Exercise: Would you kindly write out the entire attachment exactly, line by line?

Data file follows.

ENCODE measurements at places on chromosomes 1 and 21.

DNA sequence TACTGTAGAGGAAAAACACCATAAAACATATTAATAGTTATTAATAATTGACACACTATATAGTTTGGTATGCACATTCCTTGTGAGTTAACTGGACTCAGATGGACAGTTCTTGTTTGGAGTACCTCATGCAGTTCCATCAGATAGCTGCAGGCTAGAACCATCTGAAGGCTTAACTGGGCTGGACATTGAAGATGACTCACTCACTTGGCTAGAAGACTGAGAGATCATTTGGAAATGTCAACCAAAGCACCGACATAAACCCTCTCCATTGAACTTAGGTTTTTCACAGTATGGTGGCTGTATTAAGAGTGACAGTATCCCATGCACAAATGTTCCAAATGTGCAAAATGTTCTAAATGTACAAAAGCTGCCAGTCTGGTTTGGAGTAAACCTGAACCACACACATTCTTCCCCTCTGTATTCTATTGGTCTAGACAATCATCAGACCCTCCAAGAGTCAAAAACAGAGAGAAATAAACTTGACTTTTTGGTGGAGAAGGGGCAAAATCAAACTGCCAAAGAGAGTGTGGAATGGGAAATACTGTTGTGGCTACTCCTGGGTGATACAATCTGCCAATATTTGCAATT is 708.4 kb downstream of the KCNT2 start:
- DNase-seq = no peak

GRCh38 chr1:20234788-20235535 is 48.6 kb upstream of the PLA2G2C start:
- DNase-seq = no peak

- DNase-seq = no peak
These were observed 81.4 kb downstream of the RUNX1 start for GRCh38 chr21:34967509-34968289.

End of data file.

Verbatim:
ENCODE measurements at places on chromosomes 1 and 21.

DNA sequence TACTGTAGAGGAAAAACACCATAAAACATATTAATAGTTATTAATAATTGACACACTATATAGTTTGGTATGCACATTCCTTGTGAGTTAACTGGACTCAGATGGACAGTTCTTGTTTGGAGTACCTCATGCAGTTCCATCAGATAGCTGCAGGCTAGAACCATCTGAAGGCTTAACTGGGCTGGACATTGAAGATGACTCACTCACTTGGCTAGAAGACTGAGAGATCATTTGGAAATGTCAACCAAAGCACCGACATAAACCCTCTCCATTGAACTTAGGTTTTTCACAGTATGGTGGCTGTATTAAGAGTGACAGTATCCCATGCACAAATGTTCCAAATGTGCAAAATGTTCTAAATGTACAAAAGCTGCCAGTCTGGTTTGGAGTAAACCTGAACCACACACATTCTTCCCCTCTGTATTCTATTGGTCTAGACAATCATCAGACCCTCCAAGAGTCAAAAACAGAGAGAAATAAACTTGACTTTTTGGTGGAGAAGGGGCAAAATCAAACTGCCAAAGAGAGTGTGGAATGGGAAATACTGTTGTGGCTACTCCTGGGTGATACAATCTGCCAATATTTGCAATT is 708.4 kb downstream of the KCNT2 start:
- DNase-seq = no peak

GRCh38 chr1:20234788-20235535 is 48.6 kb upstream of the PLA2G2C start:
- DNase-seq = no peak

- DNase-seq = no peak
These were observed 81.4 kb downstream of the RUNX1 start for GRCh38 chr21:34967509-34968289.